Industrial Insect

Four friends forge an airship

A giant bug zipping across the sky is quite the sight – but even more so when it’s actually a great big metal aircraft! The Flight of the Bumblebee is a project created by four brilliant builders working together, just like busy bees!

Leading the team was Squity, a seasoned builder that is no stranger to being featured here on Minecraft.net – he's the bee's knees, if you will. He tells me that he noticed a contest on Planet Minecraft for builders to create some kind of flying contraption and got really excited to join with some friends.

It took them a while to figure out what they wanted to build, however. “We had lots of ideas, so it took quite some time to fine tune our concepts,” says Ranie, one of the builders that Squity worked with.

“We tried some different styles,” Squity adds. “After brainstorming, we had a concept in our mind about a bee-like ship, so we tried some different things within that concept. It was clear that we needed a huge flying insect.”

After deciding on this strange insectoid aircraft, the team split up to work on their respective specialities. For the surrounding world, the team used another ace builder – Consue. “Consue is really good with terraforming, so she did the whole terrain underneath the bee. It works really well together with the focal point, so she did a great job,” Squity tells me.

“I enjoyed that I was able to use past exercises and practice to create a strong terrain piece that I really liked,” says Consue. “I always find desert terrains really challenging and gratifying at the same time.”

“As a team, we worked buttery smooth. We gave everything we could for the best result possible. This part of building makes me full of joy.”

In order to make the world far, far below, she started with some desert rock and then added on dunes, sand, and some rough vegetation that could withstand the hot, dry weather. “I then took it to World Painter to apply the colouring,” she says.

It certainly fits with the story behind the build, which was made up by Jossie. Apparently, the bee is carrying humans escaping the effects of a deadly meteor shower, so no wonder the ground looks so unfriendly to live on. Jossie even wrote some pretend logs by the captain of the ship for extra flavour, and was the one who settled on the Bumblebee name.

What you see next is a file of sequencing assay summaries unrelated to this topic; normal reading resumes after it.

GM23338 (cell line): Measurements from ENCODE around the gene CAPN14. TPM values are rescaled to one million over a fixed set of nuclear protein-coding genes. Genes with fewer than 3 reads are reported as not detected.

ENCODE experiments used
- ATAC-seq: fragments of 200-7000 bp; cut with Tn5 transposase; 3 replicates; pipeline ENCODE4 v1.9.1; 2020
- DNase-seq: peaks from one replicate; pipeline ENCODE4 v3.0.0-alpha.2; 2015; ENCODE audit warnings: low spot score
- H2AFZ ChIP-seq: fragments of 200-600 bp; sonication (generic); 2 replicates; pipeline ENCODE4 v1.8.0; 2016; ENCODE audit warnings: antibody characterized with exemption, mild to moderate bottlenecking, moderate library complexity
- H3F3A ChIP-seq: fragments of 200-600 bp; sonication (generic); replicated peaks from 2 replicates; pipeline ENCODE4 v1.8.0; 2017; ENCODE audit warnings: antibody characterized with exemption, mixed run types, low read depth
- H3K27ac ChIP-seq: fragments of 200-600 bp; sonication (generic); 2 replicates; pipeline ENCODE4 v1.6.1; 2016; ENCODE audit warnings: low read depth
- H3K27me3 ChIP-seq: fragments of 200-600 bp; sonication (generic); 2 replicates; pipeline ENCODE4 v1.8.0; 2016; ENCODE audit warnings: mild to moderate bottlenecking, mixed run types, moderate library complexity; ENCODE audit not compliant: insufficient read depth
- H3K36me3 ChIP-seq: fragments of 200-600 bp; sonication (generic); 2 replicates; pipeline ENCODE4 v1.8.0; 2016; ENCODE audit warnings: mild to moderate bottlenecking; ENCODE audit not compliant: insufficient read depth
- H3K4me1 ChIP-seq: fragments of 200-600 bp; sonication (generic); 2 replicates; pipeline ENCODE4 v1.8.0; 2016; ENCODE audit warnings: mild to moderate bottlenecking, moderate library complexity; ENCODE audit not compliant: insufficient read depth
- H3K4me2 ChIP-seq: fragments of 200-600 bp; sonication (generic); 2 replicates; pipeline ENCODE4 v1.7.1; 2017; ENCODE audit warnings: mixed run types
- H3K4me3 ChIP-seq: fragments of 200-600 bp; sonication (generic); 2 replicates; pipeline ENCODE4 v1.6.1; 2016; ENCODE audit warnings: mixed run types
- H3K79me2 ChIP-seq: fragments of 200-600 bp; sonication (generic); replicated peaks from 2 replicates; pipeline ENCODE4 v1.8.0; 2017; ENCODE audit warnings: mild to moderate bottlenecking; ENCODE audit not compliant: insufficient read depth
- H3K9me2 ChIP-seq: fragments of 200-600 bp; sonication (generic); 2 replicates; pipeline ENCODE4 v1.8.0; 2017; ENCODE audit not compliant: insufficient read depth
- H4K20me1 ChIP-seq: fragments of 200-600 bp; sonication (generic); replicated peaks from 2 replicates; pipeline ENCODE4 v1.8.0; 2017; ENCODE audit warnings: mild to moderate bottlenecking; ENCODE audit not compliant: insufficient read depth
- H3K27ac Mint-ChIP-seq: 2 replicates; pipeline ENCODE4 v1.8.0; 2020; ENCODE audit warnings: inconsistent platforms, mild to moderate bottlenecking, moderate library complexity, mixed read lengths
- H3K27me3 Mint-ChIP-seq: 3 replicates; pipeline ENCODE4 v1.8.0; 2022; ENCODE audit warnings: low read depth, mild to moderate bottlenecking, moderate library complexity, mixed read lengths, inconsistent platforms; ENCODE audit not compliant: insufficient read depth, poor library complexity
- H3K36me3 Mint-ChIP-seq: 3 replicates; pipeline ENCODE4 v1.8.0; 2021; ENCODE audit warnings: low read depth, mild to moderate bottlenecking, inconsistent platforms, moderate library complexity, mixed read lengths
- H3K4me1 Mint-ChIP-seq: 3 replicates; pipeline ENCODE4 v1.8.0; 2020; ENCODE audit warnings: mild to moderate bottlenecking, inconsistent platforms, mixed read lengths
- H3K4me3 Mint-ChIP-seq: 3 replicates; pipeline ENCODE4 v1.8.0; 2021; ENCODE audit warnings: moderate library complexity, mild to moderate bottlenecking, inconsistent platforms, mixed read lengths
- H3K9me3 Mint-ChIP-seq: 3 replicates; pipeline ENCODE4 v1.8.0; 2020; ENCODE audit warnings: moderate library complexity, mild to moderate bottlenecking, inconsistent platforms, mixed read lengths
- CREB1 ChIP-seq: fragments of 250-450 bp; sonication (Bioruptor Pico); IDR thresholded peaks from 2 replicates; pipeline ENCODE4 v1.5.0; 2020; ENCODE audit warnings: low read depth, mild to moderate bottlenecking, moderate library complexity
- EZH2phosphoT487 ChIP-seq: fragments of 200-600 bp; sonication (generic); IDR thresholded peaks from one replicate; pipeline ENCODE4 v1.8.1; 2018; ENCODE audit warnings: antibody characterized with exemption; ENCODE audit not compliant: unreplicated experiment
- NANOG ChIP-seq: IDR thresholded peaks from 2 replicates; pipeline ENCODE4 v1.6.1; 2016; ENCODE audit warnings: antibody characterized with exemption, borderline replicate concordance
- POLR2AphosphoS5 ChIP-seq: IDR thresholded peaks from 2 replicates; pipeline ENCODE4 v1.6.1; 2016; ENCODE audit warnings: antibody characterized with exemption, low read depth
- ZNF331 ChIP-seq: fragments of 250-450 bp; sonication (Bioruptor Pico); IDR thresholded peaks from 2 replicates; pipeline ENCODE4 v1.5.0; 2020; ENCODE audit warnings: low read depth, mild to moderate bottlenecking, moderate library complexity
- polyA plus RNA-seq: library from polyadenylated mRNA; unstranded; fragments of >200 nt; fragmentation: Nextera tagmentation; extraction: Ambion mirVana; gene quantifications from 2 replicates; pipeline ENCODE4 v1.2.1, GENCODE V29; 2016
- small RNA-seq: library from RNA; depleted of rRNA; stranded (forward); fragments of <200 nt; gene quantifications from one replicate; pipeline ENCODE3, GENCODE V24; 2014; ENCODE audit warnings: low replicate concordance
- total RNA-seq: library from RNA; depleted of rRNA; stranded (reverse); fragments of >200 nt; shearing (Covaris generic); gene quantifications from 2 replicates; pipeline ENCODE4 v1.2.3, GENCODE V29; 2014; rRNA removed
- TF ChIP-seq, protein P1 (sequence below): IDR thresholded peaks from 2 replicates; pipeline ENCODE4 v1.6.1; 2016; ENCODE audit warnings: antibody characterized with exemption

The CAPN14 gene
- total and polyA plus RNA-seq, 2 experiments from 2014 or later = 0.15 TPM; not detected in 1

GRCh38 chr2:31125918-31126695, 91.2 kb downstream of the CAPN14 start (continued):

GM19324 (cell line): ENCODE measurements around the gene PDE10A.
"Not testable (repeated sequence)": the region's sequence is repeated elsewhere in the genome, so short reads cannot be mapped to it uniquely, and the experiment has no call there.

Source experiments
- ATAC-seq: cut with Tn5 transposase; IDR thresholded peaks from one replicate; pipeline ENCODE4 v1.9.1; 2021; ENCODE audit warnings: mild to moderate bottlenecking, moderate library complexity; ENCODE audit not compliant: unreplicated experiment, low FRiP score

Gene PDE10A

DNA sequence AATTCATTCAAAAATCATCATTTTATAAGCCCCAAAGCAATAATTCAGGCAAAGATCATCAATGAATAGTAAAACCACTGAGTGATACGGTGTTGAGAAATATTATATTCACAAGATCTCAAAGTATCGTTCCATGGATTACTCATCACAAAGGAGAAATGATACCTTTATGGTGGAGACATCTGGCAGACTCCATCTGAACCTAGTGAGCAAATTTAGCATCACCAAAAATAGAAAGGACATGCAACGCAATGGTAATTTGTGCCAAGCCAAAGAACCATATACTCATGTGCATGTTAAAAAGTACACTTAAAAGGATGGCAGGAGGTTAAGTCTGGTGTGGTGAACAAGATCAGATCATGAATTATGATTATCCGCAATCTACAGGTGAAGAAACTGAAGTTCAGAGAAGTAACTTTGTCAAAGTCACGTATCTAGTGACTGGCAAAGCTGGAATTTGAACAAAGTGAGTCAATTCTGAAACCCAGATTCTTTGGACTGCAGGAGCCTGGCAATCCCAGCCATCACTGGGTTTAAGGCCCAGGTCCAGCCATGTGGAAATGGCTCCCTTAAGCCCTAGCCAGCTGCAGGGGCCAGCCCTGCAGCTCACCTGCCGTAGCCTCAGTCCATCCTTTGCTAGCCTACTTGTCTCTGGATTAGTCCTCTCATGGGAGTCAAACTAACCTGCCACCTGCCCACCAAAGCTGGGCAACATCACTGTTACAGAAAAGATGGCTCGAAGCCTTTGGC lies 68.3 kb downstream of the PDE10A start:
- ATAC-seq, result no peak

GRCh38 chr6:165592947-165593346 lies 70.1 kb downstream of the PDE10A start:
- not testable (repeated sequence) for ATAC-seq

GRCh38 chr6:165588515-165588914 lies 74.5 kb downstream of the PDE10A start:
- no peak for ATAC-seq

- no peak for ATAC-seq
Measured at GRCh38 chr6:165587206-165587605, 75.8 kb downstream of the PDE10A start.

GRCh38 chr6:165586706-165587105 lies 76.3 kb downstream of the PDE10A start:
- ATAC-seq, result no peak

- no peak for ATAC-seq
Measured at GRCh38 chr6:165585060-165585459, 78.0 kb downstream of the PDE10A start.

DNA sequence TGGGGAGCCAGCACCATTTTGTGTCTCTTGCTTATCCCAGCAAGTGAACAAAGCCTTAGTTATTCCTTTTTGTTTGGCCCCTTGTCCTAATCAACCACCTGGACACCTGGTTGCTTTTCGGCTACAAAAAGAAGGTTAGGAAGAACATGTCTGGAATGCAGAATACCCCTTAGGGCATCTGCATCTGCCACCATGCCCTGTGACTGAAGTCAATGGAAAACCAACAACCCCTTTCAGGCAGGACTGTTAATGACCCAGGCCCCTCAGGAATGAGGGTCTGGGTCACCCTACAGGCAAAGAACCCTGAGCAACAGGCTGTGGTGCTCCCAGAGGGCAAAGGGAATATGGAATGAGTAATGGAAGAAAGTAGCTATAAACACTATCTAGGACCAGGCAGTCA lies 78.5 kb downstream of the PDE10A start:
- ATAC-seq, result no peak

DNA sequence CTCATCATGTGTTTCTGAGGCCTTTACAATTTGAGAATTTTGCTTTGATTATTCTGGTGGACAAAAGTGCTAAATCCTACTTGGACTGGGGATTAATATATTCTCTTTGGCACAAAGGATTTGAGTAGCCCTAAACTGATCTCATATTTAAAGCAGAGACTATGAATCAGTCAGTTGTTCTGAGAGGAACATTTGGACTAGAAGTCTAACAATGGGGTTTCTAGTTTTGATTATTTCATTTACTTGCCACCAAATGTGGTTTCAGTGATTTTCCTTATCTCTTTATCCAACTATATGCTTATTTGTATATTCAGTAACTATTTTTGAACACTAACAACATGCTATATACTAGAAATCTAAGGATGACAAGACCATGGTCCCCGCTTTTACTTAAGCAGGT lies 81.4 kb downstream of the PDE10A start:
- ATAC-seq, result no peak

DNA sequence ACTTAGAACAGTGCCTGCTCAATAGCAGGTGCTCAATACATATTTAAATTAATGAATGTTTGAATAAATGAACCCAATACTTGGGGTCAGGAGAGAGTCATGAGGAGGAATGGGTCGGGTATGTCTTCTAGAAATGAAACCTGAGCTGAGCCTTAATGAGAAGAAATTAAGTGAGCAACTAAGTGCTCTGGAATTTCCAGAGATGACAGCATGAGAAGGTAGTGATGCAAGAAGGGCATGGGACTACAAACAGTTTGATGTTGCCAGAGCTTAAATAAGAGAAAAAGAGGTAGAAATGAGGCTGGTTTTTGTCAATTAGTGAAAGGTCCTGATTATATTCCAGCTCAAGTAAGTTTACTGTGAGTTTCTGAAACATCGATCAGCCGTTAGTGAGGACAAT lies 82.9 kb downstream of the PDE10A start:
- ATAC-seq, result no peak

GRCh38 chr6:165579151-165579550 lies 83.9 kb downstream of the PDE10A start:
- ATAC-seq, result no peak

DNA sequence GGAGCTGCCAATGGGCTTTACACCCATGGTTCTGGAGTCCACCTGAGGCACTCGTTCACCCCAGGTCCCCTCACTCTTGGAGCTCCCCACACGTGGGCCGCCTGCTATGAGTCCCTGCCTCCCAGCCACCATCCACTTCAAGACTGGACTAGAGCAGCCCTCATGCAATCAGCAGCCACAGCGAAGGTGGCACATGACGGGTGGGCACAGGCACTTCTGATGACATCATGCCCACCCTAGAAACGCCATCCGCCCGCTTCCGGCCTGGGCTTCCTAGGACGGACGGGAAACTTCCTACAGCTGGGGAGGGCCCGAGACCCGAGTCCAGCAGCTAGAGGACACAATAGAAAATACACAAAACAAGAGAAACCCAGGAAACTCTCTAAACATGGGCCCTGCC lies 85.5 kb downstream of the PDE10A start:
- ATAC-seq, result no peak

But that doesn’t mean he wasn’t hard at work building, too! “Jossie is the organic-man,” Squity tells me. “He did an awesome job with the legs and the back of the insect where he pays attention to the overall look of the build.”

“We had a reference image to go by for the insect, but we kept constantly changing or going back and adding to it,” Jossie explains.

“Ranie is awesome with structures,” Squity says next. “He was helping me getting the mechanical parts done. He pays attention to the smallest details, which makes him a great builder.”

Ranie doesn’t confirm or deny this, but he’s full of praise for his friends. “As a team, we worked buttery smooth. We gave everything we could for the best result possible.” He does say that creating structures like this is his favourite thing to do in Minecraft though: “this part of building makes me full of joy.”

Four people all did their own work on the build, but it looks like one solid whole. That’s what Squity likes best about the whole thing. “I personally like the merge between the organic and the mechanical parts. We managed to merge the two aspects together really smoothly. It makes the build feel like an aircraft that is alive, which was our goal.”

The final thing to do was to get the renders captured, to make it look picture perfect for all the competition judges and lovely viewers like you! That was Squity’s job too, and he even took a 360-degree video to show off every angle of his and his friends’ hard work.

He also points out that if you zoom out to see the whole ship like this, it’s so big that you can’t even see the individual blocks! Maybe if you get really, really close to the next bee you see in the park, you’ll suddenly find miniature Minecraft blocks? Probably best not to try it, those things have a nasty sting.

Renders by Squity

Written by
Jay Castello
Published

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